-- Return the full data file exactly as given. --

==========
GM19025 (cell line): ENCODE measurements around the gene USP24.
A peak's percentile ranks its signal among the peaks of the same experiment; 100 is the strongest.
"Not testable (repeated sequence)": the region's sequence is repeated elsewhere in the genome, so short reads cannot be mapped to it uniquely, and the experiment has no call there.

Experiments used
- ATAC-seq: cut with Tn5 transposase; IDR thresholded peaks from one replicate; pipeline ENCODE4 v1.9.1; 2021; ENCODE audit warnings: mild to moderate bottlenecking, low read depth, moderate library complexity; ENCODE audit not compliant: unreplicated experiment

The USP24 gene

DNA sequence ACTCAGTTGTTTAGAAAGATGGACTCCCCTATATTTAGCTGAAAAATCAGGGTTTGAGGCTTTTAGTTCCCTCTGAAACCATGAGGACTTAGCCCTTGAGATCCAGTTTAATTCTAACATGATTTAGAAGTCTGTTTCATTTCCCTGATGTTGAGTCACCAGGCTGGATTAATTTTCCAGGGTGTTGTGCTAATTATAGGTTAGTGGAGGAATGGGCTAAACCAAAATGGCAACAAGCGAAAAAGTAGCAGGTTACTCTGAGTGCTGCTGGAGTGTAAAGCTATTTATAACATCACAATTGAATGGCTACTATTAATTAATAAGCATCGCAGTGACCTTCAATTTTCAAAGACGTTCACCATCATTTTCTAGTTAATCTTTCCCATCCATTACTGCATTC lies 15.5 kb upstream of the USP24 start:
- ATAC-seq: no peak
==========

GM19025 (cell line): ENCODE measurements around the gene USP24.
A peak's percentile ranks its signal among the peaks of the same experiment; 100 is the strongest.
"Not testable (repeated sequence)": the region's sequence is repeated elsewhere in the genome, so short reads cannot be mapped to it uniquely, and the experiment has no call there.

Experiments used
- ATAC-seq: cut with Tn5 transposase; IDR thresholded peaks from one replicate; pipeline ENCODE4 v1.9.1; 2021; ENCODE audit warnings: mild to moderate bottlenecking, low read depth, moderate library complexity; ENCODE audit not compliant: unreplicated experiment

The USP24 gene

DNA sequence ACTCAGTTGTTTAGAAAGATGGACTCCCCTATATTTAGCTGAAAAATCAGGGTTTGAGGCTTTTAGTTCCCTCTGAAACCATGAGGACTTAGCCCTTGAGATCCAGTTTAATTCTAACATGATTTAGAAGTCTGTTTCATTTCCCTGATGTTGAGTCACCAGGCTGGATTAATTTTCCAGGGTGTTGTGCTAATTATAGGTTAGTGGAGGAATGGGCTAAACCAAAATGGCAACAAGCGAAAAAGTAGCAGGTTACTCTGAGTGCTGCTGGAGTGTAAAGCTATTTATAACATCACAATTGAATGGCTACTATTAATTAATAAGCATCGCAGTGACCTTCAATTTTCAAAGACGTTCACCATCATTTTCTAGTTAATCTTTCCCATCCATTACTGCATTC lies 15.5 kb upstream of the USP24 start:
- ATAC-seq: no peak